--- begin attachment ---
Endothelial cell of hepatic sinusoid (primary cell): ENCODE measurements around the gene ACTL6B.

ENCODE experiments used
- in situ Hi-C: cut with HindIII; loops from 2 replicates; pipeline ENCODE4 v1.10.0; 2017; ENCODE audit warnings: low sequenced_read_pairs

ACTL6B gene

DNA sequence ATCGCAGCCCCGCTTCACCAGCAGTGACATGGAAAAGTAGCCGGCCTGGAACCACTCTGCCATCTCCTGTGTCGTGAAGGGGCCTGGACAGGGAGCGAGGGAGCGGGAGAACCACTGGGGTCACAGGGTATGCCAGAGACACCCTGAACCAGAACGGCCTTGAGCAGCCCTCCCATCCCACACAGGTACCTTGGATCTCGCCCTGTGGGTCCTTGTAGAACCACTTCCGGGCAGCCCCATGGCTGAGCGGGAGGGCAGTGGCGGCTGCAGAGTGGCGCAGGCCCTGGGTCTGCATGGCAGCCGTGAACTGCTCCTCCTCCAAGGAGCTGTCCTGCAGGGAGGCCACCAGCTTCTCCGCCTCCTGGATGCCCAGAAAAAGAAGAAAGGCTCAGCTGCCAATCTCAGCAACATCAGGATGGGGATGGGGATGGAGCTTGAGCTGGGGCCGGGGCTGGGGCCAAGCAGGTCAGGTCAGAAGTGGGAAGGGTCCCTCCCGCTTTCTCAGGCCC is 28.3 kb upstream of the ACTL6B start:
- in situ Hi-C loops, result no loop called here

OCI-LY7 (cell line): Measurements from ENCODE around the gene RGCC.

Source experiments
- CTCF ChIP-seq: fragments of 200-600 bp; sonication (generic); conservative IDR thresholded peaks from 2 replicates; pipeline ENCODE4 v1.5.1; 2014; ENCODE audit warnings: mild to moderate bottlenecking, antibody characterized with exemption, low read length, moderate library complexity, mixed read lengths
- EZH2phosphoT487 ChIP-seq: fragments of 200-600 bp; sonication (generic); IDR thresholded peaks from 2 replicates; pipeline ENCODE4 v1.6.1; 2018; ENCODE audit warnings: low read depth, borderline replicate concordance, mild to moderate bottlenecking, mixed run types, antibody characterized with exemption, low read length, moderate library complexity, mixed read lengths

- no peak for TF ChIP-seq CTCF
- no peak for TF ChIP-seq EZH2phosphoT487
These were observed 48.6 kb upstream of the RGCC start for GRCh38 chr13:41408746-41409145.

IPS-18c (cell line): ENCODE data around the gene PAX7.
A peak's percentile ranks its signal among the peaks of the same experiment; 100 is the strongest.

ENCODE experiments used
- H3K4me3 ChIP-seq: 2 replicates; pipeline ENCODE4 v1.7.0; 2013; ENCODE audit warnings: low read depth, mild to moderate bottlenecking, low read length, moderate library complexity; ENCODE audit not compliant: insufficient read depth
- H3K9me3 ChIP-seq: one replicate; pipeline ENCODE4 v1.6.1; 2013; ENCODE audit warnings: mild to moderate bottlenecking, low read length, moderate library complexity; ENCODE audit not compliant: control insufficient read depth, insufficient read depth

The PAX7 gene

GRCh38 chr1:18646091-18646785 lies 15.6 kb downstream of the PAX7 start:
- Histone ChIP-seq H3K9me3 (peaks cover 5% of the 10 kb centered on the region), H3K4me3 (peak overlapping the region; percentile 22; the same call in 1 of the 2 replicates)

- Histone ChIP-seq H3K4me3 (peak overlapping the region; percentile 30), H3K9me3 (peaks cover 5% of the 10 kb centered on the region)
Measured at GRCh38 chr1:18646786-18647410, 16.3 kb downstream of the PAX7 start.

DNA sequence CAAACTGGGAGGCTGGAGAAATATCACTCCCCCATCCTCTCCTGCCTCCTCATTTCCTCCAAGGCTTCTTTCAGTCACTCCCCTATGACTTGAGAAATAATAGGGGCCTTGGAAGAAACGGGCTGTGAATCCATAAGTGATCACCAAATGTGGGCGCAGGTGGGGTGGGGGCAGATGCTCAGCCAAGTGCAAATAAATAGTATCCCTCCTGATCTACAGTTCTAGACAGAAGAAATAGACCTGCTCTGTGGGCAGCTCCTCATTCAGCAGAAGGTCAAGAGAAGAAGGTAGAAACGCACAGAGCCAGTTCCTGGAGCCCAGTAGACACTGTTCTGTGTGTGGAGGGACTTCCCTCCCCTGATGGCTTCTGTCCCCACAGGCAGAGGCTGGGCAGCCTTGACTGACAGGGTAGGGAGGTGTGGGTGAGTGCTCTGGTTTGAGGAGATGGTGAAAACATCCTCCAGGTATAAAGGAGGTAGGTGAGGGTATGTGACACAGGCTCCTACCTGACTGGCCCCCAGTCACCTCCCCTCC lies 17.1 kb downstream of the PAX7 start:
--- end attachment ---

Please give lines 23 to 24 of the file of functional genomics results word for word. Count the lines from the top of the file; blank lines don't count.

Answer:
Measured at GRCh38 chr1:18646786-18647410, 16.3 kb downstream of the PAX7 start.

DNA sequence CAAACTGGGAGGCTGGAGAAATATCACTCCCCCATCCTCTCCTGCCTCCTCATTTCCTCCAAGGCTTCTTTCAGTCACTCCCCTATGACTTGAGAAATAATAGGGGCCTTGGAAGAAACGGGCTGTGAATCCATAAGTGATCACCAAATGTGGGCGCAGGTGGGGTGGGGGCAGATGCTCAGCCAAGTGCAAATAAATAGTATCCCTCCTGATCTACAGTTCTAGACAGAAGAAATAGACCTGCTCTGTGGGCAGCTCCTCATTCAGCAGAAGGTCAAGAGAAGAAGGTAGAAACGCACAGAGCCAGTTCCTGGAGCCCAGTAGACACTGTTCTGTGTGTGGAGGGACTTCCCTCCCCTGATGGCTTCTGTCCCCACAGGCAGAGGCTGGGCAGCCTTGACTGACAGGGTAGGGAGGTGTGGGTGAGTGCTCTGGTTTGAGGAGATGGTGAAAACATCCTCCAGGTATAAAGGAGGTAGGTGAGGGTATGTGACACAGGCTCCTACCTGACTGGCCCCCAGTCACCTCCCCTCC lies 17.1 kb downstream of the PAX7 start: